My comment had more to do with the overhead imagery however in my area a street level view would provide many details about peoples back yards. There's a lot of neighborhoods where that would be the case. In some places you can see clear across to the next block.

Second case that I have heard of.

Yes and the first one they dove up quite a lengthy private road marked as private property and appeared to have images that were take right from the guys driveway.

rocknbil

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Msg#: 3664997 posted 5:09 pm on Jun 3, 2008 (gmt 0)

Here here, Stout. :-)

Now, if this were the government and it were labeled as part of Homeland Security, they would probably be pulling out their family photo album and willingly offering up their rights . . .

LifeinAsia

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Msg#: 3664997 posted 5:40 pm on Jun 3, 2008 (gmt 0)

but other then having more pages to show even more ads what's the real benefit of it ?

I use it all the time for planning bicycle rides to areas where I have never been before. It's an absolutely fabulous tool to show me ahead of time which streets have bike lanes or sufficient shoulder room for safe biking. It also gives me an indication of how busy the street is, what type of traffic (inattentive soccer moms in SUVs, big rig tractor trailers, lots of cars parked in the bike plane or on the shoulder, etc.) uses the street, and which intersections may be problematic.

For a trip this Friday, I've changed several parts of my original route because I found (what looks to be) safer/quieter routes.

In this case, however, I think Google should remove the images since the streets are considered private property in the city. Presumably, no tresspassing signs were posted, which were ignored by the camera car driver(s). I side with the city this time.

[edited by: LifeinAsia at 5:45 pm (utc) on June 3, 2008]

Tegs

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Msg#: 3664997 posted 1:46 am on Jun 4, 2008 (gmt 0)

I live in the Twin Cities. Theres a bunch of really rich folks out there. Probably some of our gov. officials, corporate bigwigs, etc.

I dont believe they own the image of their property from space. Where would that end? Maybe for a big enough donation / government nudge.

Demaestro

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Msg#: 3664997 posted 9:07 pm on Jun 6, 2008 (gmt 0)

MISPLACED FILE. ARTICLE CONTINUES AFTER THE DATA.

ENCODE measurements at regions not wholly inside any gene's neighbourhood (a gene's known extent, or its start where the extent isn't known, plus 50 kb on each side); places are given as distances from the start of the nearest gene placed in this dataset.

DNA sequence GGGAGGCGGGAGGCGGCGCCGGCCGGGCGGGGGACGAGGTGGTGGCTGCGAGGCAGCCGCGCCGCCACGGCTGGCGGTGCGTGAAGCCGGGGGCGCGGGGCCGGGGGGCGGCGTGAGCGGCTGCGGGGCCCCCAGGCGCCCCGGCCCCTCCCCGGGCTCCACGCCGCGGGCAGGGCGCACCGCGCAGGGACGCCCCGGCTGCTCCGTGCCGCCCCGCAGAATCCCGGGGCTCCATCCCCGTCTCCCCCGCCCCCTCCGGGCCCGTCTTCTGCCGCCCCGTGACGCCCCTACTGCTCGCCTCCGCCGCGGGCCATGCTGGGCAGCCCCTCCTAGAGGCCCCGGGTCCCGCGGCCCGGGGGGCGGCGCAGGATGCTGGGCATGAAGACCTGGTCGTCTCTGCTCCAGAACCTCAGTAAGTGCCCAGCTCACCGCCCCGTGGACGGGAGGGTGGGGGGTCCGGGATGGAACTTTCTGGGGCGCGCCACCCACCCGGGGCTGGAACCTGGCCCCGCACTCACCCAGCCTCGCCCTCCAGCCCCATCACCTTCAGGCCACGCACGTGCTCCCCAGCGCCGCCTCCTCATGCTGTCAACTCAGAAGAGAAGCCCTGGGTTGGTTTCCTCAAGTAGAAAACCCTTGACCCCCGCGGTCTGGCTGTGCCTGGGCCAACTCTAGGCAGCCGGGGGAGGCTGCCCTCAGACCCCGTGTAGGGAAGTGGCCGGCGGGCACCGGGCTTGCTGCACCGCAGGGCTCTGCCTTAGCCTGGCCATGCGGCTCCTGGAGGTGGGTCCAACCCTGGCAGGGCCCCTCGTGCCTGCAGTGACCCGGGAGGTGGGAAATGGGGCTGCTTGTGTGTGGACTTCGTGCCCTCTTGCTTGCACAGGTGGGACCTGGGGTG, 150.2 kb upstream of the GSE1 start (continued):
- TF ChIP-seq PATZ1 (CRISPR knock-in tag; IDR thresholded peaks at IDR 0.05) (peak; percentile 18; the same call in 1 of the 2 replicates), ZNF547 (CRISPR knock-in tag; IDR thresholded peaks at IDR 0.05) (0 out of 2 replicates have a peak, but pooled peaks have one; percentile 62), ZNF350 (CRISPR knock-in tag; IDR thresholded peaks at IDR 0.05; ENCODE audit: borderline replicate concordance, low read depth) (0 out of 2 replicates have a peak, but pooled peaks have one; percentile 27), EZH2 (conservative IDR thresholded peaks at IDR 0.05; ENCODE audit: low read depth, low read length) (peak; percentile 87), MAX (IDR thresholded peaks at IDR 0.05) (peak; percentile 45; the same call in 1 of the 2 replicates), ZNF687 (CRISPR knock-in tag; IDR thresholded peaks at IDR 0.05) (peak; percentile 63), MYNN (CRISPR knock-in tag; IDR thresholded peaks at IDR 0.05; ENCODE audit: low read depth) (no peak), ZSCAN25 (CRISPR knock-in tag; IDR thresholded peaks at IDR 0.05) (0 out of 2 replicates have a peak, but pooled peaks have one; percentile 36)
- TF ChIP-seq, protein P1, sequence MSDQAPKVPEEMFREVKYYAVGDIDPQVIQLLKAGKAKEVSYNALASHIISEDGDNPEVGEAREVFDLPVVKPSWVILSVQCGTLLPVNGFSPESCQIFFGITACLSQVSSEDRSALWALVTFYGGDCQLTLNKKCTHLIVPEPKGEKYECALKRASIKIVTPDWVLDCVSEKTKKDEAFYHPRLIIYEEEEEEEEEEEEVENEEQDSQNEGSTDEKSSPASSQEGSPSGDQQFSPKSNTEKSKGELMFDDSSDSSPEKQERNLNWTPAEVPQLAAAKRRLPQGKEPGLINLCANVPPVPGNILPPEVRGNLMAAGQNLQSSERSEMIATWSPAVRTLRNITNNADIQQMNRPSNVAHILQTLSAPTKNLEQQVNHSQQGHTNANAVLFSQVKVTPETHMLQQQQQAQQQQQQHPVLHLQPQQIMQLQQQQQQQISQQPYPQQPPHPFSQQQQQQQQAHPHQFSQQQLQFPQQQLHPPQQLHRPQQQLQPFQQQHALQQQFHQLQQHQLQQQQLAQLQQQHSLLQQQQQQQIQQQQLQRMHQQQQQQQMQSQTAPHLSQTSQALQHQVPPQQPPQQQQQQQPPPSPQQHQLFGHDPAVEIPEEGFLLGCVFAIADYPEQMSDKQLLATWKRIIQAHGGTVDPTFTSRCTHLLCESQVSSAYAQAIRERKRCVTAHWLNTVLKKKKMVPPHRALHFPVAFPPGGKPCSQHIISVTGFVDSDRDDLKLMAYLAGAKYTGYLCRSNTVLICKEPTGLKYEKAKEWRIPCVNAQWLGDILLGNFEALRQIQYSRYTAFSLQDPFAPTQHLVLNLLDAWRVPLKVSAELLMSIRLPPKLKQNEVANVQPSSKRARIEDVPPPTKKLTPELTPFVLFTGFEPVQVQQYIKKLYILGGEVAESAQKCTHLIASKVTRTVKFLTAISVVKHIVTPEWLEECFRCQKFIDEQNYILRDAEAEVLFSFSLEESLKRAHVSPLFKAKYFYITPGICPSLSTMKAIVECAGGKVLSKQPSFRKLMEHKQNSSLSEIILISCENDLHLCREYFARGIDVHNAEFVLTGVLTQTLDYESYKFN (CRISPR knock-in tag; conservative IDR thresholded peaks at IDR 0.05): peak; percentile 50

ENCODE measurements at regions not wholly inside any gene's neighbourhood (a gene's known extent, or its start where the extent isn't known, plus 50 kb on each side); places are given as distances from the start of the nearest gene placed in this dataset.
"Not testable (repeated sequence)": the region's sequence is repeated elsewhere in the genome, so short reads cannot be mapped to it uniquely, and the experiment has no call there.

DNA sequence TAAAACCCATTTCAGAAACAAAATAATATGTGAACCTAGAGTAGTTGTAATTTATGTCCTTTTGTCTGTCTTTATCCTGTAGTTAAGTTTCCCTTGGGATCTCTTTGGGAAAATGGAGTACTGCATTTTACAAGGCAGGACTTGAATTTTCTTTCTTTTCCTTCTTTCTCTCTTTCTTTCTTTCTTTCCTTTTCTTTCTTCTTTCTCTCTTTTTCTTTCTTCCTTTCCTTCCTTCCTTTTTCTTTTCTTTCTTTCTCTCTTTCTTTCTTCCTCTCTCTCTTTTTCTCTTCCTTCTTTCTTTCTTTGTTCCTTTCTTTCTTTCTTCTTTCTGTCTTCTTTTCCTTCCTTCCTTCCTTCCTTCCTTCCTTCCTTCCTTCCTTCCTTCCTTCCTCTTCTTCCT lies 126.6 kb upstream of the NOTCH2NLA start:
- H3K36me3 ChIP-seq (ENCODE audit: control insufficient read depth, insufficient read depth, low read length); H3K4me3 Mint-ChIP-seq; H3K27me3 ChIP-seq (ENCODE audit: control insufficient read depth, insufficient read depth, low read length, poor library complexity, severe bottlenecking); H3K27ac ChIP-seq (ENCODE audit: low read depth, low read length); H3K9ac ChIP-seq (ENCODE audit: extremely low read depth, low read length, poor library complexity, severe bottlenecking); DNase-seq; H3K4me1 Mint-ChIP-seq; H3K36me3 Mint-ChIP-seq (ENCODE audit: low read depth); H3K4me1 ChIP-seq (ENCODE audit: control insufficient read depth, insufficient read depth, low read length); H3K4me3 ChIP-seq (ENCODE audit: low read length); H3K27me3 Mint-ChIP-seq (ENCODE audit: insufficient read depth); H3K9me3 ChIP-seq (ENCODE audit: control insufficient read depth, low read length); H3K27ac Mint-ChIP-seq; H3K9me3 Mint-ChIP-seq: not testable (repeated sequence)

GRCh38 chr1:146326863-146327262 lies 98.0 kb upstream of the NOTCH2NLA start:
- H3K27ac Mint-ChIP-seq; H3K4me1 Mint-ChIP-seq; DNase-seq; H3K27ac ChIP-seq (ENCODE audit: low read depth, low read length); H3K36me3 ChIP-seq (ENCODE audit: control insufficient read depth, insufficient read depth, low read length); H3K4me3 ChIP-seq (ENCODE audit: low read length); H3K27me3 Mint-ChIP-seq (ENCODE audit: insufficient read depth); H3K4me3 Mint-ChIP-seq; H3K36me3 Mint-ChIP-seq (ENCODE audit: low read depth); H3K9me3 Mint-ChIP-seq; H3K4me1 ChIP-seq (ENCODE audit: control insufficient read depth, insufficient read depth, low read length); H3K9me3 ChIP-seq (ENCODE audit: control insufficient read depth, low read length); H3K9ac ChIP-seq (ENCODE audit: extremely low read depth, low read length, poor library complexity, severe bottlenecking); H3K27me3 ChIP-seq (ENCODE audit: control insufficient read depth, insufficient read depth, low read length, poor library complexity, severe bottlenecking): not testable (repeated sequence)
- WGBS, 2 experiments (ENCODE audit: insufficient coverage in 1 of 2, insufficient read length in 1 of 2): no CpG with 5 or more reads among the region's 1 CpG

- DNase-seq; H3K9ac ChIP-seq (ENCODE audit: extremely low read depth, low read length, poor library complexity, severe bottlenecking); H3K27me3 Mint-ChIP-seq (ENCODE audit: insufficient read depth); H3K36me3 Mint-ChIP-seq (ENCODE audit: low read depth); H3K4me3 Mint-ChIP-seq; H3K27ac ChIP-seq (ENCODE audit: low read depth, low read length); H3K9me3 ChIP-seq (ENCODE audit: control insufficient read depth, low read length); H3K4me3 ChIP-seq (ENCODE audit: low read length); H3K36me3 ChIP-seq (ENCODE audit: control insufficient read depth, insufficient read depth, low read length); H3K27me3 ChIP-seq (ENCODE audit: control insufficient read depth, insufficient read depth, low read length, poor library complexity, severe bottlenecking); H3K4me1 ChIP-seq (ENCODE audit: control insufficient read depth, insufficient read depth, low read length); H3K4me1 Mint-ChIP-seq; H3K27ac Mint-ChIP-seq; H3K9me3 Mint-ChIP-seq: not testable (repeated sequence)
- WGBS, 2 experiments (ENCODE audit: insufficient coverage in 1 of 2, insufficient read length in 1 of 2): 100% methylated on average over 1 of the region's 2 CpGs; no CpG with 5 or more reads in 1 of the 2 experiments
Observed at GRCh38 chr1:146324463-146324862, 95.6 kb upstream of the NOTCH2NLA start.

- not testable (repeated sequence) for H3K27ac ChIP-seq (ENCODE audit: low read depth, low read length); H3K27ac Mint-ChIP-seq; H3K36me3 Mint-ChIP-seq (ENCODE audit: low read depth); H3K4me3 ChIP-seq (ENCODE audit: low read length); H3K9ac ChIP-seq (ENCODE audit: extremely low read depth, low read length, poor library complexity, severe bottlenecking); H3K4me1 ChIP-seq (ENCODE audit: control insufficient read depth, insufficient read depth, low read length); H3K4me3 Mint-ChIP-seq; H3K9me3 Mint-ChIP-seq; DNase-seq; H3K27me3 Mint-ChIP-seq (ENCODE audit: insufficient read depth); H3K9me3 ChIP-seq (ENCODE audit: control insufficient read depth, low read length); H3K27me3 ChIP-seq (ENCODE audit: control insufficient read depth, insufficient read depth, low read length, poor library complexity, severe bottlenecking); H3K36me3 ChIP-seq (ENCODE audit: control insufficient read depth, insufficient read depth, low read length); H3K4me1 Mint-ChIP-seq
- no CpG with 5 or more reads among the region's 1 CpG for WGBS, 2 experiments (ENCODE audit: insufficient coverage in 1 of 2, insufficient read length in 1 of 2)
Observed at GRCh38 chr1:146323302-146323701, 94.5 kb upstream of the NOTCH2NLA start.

tegs... I think the way the law works in the USA is that you can take a picture of anything you want as long as you do so from your property or from public property.

For example.. If I can see into your bathroom from the street and I decide to take some pictures of you shaving your chest and post them online then I am within my rights because I was on public property even though you, the subject of my photo, are standing in private property.

So I am guessing that if taken from space then the photos would be allowed.

At any rate I agree that they shouldn't be on private property when taking these photos.. but they shouldn't end the service over privacy concerns. I find it to be a great service.

StoutFiles

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Msg#: 3664997 posted 9:16 pm on Jun 6, 2008 (gmt 0)

I think the way the law works in the USA is that you can take a picture of anything you want as long as you do so from your property or from public property

I think if I built and launched a satellite to take pictures of government bases, they wouldn't be too happy...maybe impressed that I built and launched a satellite though.

webfoo

5+ Year Member



 
Msg#: 3664997 posted 9:25 pm on Jun 6, 2008 (gmt 0)

These residents should just get over it. Many of you asked "What exactly are they worried about?" No one has answered this question - that's because there is nothing to worry about.

The robbers aren't getting anything special by being able to see a picture of a house. It's nothing they couldn't see by walking down the street, private or not. They're robbers, and would tresspass anyhow.

There's no reason for this big fuss.

webfoo

5+ Year Member



 
Msg#: 3664997 posted 9:28 pm on Jun 6, 2008 (gmt 0)

I think if I built and launched a satellite to take pictures of government bases, they wouldn't be too happy...maybe impressed that I built and launched a satellite though.

Who's property is outer space? That's where the sattelite is. My opinion: I can see it with a camera, I can take a picture of it.

StoutFiles

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Msg#: 3664997 posted 9:55 pm on Jun 6, 2008 (gmt 0)

Who's property is outer space?

I'm pretty sure nobodys as decided by the world's governments. Space got the same deal as Antarctica.

Demaestro

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Msg#: 3664997 posted 10:31 pm on Jun 6, 2008 (gmt 0)

The only issue with the military stuff... even from outer space. You could take the pictures but you couldn't publish them or anything as they are protected by some other law something about national security.

This 42 message thread spans 2 pages: 42 ( [1] 2 > >